Surprisingly, the completion rates for both the qualitative and quantitative assessments were robust. The EMA entry completion rate was high at 81.87 percent, representing data completion for 3.64 of four possible weeks. Adherence to sleep actigraphy was also good, with an average of 12.73 nights of usable sleep actigraphy data among the 84 percent of youth who had more than five days of data collected. Adherence to pulse oximetry among the 81 percent who had more than two hours of data collected, averaged 8.55 hours.
Authors noted a high prevalence of sleep apnea (74.6% of participants, using a cutoff of an Apnea Hypopnea Index of 24), and the subjective sleep quality and pain severity evidenced a bidirectional relationship. Reporting poor sleep at night predicted higher pain during the following day, and higher pain during the day predicted poor subjective sleep quality the night. Furthermore, older age was linked with fewer hours slept and difficulty falling asleep. These results demonstrated that the power of sleep to predict pain increased with age; the accumulation of poor sleep leads to cumulative damage to the body and brain that only gets worse over time. This means that the effect of sleep on pain pattern is worse during a time at which adolescents typically experience less sleep. The snowball effect of poor sleep on cognition, inflammation, and immunity sets the stage for increased pain and disease activation in SCD at a time when the complex interaction of pubertal biology with environment and societal factors puts them at high risk for psychosocial problems. Establishing healthy sleep patterns early on helps reduce the effects of poor sleep on pain for individuals living with SCD.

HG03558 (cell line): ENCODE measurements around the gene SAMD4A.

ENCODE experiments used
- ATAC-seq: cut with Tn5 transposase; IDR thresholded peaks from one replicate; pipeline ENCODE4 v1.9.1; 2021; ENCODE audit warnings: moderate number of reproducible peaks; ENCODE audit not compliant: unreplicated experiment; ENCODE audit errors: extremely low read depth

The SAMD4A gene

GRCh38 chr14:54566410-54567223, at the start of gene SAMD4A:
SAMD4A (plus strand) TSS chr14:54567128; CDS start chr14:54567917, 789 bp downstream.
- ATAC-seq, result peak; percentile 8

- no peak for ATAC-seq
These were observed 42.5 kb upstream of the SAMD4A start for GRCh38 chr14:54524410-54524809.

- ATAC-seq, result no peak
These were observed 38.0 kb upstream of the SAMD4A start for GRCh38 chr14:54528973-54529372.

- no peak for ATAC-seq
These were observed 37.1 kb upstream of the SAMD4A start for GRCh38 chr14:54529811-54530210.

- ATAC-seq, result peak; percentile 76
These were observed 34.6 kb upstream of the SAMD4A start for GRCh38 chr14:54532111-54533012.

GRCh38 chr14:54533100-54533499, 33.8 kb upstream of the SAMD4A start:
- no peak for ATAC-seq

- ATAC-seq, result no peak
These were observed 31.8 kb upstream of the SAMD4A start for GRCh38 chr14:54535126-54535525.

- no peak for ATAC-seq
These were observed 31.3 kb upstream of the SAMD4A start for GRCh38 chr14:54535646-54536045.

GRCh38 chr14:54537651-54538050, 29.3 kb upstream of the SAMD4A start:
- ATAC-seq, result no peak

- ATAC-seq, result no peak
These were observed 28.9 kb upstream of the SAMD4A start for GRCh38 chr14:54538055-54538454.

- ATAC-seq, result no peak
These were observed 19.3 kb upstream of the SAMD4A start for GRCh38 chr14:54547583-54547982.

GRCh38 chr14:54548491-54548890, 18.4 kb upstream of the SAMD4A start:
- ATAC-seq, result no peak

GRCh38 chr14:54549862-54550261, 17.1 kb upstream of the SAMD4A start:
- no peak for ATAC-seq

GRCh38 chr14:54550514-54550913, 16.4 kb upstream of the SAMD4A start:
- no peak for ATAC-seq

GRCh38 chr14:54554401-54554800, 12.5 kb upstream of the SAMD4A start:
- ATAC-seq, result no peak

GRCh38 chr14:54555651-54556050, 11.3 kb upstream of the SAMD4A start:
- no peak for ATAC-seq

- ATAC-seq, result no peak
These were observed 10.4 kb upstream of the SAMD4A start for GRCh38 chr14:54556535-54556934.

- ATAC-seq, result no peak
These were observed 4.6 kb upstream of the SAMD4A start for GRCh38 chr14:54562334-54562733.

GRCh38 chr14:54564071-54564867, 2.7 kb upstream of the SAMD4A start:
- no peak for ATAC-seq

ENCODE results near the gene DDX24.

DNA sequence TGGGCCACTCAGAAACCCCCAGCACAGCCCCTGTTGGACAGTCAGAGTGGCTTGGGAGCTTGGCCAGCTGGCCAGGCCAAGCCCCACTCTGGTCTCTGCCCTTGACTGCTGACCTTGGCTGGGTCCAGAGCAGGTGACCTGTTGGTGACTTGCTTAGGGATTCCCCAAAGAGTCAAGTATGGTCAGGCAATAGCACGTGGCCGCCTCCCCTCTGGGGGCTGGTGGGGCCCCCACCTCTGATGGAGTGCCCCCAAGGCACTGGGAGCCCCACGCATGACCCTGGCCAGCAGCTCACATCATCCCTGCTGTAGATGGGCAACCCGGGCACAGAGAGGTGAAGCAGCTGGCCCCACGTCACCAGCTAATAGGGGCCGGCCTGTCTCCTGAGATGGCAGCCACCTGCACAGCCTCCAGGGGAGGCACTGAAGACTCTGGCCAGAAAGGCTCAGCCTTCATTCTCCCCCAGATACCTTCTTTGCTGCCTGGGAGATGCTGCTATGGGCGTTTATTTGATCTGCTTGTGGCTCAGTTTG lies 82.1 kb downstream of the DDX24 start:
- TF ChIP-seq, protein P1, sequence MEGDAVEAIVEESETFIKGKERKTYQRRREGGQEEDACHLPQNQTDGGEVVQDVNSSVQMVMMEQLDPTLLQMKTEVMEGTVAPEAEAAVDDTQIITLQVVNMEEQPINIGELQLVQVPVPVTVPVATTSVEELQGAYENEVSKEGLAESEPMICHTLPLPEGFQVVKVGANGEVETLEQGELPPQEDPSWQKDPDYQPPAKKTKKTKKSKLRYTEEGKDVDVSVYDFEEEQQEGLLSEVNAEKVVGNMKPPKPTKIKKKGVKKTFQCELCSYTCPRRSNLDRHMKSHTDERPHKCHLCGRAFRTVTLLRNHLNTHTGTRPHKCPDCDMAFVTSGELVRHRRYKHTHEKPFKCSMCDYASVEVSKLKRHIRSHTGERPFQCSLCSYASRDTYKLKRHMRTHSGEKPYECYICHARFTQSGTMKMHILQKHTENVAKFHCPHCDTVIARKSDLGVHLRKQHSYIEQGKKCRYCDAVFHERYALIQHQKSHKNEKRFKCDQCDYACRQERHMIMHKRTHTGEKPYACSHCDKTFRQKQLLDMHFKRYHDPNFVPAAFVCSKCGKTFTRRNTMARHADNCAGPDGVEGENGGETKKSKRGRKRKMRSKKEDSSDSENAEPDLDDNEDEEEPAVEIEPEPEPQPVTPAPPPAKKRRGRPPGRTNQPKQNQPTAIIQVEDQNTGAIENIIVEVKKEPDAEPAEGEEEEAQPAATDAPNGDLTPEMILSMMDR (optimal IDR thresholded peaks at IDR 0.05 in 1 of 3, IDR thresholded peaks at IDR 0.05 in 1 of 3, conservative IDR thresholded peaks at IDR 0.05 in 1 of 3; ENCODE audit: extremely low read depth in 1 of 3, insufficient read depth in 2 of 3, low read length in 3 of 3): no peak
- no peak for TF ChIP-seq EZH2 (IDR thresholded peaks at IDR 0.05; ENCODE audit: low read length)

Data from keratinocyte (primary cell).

So how can we help all youth, particularly those living with SCD, to get more sleep and sleep better? The authors propose early interventions to address sleep hygiene with all persons with SCD that focus on both behavioral and clinical strategies. Setting a firm and consistent bedtime, eliminating electronic devices and screens that emit blue light, and reducing fluid intake close to bedtime (to lessen frequent wakening to use the bathroom) are age-old strategies used for infants, toddlers, and preschoolers that work for all ages. A comprehensive clinical evaluation to identify symptoms and signs of sleep-disordered breathing, movement disorders, and enuresis offers opportunity for intervention once identified. In short, a cup of warm milk with dinner followed by a bedtime story and a soft lullaby would go a long way to improving sleep and pain outcomes for persons living with SCD, regardless of age.
Dr. Osunkwo indicated no relevant conflicts of interest.